9     when you met up at the railway station in Ruma, the conversation started

10     when he said that Ovcara will be prosecuted in Serbia and that

11     General Vasiljevic was set up at a trial in The Hague to blame that crime

12     on the Territorial Defence of Vukovar and a certain number of volunteers

13     from Leva Supoderica only to prove Sljivancanin's non-involvement in that

14     crime.

15        A.   Those were not my words.  I was just trying to convey what he

16     said.

17        Q.   Could you make this a bit clearer.  How did you understand what

18     Kameni said on that occasion, that General Vasiljevic was put up to it

19     at -- at the trial in The Hague?

20        A.   Of course I know who General Vasiljevic is.  He was the chief of

21     the counter-intelligence service, and many of those involved in the war

22     react to every mention of him with distaste and even revulsion.  Don't

23     ask me why.  I watched his testimony in the Milosevic trial.  I really

24     wanted to see it, so I watched on the Internet.  You know, there are

25     conspiracy theories everywhere.  I don't have a particular opinion.  It

Page 4787

 1     could have been the way he described it.  Perhaps not.  I'm just saying

 2     what Kameni told us.  All of us there are absolutely convinced that

 3     Sljivancanin is not guilty for what happened there.  And despite his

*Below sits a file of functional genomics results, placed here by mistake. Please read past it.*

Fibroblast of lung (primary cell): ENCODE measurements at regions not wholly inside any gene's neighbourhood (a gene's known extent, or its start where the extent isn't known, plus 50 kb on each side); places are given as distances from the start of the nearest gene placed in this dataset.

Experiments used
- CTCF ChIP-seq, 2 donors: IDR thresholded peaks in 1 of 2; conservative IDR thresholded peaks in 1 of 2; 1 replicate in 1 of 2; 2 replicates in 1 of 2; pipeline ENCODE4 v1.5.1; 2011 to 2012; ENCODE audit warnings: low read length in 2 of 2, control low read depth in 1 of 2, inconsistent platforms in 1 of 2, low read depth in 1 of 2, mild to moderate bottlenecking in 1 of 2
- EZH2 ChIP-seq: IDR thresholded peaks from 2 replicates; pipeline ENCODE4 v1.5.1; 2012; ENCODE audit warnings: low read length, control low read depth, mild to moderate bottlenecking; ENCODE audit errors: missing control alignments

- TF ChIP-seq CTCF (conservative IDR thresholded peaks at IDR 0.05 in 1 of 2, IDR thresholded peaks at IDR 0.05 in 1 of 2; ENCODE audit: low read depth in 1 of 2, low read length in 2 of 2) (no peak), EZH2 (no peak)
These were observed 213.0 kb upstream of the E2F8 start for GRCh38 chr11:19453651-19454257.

4     conviction, I have the right to think so.

 5        Q.   I'm not questioning your opinion.  It's just that from your own

 6     words here, it follows that Vasiljevic was put up at the trial in

 7     The Hague to blame this crime on the TO Vukovar and the volunteers for

 8     the single purpose of proving Sljivancanin's non-involvement in Ovcara.

 9             When you say somebody was put up to do something, that implies

10     that the person did not testify truthfully but gave false evidence in

11     order to blame some things on one group of people rather than others.

12        A.   My opinion is - my opinion was - that Serbia and Yugoslavia were

13     prepared to do anything to prove that they were not involved, or their

14     members were not involved.  And to prove, instead, that the Territorial

15     Defence and others were guilty, in fact.  I believe that is so.  And

16     Vasiljevic is the spy master.  A spy remains a spy.  But that's how I

17     remember Kameni's words at that meeting.  To me, it also sounded like a

18     conspiracy theory.

19        Q.   Further below, you say that he even said - we're still talking

20     about Kameni - that the trial in Serbia will follow that theory.  This is

21     some kind of forecast how the trial in the Ovcara case in Serbia will